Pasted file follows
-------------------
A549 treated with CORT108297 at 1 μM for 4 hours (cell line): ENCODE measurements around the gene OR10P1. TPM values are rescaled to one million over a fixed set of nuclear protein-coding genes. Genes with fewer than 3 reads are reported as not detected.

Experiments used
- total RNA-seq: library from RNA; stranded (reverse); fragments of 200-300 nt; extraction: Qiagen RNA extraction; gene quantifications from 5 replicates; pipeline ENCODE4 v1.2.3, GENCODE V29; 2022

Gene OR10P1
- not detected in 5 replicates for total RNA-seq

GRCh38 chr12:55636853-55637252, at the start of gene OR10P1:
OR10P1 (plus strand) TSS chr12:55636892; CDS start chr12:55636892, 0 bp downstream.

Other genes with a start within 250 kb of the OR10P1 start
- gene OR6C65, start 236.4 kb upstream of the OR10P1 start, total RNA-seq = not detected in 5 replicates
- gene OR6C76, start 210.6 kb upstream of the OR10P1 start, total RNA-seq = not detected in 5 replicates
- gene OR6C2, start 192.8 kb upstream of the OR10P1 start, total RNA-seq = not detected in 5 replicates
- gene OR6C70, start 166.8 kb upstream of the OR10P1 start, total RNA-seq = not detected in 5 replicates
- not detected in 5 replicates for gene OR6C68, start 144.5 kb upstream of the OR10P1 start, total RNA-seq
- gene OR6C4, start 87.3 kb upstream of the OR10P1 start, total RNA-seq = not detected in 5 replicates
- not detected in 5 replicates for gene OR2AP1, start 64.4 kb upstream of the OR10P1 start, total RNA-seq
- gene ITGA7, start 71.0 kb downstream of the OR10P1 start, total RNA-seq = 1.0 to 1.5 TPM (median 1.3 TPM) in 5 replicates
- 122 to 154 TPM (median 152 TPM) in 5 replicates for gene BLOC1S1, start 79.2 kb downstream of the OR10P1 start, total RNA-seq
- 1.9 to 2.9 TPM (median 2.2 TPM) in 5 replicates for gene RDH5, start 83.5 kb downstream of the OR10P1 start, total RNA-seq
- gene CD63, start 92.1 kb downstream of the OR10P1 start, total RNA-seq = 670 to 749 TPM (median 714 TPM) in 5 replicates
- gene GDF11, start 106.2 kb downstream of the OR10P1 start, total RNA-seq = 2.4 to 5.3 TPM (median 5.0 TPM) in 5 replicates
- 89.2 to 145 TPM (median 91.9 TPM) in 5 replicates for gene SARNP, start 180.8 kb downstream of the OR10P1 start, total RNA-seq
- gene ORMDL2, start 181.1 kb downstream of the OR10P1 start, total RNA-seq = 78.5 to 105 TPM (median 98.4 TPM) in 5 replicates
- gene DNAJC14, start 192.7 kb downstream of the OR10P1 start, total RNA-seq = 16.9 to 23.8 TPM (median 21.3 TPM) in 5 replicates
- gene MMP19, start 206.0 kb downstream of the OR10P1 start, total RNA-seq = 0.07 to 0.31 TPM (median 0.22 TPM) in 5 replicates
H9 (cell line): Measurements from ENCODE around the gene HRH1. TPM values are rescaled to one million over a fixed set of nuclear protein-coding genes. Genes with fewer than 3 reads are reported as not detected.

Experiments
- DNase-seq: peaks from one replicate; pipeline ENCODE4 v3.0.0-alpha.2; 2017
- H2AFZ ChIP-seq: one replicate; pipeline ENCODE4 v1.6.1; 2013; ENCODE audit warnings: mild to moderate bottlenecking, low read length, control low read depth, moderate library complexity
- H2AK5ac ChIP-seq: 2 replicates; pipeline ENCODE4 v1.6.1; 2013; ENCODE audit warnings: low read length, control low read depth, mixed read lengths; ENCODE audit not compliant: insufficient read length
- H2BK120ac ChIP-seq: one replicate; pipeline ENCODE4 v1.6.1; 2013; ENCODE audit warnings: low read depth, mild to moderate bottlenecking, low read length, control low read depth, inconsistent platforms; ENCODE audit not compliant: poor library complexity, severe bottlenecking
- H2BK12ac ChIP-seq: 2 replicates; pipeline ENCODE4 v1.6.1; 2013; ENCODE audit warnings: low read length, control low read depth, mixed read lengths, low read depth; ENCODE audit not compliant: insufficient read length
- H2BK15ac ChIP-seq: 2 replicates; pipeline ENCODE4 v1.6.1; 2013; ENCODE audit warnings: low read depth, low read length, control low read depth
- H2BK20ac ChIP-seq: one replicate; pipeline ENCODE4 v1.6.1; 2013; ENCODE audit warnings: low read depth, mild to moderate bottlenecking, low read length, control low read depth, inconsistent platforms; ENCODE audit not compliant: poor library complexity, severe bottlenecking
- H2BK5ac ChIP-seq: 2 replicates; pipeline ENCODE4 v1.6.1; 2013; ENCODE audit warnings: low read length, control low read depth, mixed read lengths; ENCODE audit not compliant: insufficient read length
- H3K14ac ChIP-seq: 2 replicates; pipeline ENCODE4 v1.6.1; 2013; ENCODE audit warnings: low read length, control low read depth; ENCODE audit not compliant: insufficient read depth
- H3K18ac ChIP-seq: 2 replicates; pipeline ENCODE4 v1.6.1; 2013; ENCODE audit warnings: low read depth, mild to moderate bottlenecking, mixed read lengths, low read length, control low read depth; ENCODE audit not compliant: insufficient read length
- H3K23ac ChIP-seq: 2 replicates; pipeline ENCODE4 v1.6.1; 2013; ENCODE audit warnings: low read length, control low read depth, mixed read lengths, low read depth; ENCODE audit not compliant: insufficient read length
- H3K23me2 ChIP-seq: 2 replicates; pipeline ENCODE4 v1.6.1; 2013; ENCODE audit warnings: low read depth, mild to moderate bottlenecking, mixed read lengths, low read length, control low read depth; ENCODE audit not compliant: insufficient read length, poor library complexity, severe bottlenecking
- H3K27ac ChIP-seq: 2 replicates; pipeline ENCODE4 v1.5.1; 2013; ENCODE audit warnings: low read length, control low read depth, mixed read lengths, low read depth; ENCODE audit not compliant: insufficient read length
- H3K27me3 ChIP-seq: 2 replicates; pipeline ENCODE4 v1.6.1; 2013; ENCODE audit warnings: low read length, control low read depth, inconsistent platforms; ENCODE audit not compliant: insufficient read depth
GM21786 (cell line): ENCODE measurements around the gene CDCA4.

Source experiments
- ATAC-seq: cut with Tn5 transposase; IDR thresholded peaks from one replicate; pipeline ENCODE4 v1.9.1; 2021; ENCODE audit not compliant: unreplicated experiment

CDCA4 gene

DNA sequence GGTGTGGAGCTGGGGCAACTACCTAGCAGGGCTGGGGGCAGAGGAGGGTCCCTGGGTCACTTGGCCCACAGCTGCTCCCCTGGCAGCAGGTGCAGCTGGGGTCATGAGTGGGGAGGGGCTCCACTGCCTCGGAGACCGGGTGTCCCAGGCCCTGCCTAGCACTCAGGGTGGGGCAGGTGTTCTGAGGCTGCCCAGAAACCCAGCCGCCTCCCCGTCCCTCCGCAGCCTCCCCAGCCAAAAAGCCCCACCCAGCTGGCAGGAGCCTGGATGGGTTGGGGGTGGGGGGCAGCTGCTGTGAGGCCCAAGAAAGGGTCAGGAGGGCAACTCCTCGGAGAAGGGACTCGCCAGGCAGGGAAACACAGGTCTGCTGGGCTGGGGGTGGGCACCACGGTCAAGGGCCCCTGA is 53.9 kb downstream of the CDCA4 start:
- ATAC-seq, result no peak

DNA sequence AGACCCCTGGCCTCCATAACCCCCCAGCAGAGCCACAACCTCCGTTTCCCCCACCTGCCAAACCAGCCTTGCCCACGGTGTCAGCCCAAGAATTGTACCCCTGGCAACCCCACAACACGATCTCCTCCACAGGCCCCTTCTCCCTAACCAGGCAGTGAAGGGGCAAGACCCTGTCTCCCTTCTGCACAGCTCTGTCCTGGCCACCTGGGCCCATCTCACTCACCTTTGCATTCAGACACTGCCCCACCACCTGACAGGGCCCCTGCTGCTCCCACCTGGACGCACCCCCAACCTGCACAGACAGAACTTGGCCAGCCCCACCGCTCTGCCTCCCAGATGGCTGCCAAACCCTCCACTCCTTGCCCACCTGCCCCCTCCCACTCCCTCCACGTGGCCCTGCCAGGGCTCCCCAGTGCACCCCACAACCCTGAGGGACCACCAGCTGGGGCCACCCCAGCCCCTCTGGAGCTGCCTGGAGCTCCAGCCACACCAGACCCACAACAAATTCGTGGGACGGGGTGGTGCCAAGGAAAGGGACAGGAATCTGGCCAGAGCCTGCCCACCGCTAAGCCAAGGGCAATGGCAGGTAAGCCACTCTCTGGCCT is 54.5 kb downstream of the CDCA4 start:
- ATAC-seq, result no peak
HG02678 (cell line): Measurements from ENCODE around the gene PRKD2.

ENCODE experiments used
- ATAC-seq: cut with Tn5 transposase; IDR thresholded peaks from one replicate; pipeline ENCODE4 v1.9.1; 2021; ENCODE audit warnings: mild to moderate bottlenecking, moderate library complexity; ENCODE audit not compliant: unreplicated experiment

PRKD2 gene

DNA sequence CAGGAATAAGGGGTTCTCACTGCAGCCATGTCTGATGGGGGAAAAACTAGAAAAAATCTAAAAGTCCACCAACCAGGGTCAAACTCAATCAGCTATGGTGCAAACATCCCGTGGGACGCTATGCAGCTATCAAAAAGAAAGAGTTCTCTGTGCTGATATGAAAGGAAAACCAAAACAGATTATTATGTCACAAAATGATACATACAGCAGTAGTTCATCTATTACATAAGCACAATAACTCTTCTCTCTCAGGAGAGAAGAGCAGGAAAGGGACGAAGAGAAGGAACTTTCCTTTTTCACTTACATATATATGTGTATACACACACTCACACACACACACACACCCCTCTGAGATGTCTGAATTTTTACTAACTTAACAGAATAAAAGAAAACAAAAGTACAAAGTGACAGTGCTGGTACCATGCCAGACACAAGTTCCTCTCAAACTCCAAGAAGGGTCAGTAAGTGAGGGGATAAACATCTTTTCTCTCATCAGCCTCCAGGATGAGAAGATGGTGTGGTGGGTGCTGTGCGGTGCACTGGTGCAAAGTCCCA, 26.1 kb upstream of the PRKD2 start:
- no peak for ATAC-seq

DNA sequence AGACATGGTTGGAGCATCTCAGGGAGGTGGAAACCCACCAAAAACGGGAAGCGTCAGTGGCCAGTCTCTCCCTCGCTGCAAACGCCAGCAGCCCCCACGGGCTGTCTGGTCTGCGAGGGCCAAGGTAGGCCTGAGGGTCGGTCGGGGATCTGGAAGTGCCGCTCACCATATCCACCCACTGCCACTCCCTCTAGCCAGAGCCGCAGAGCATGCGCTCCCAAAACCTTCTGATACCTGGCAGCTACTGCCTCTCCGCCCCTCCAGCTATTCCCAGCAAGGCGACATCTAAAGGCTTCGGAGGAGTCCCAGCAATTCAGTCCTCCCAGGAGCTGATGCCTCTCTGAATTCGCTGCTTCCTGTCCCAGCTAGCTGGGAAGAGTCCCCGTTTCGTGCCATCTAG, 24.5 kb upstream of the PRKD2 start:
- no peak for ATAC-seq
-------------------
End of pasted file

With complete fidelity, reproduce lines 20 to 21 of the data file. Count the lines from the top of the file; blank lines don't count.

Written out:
- gene GDF11, start 106.2 kb downstream of the OR10P1 start, total RNA-seq = 2.4 to 5.3 TPM (median 5.0 TPM) in 5 replicates
- 89.2 to 145 TPM (median 91.9 TPM) in 5 replicates for gene SARNP, start 180.8 kb downstream of the OR10P1 start, total RNA-seq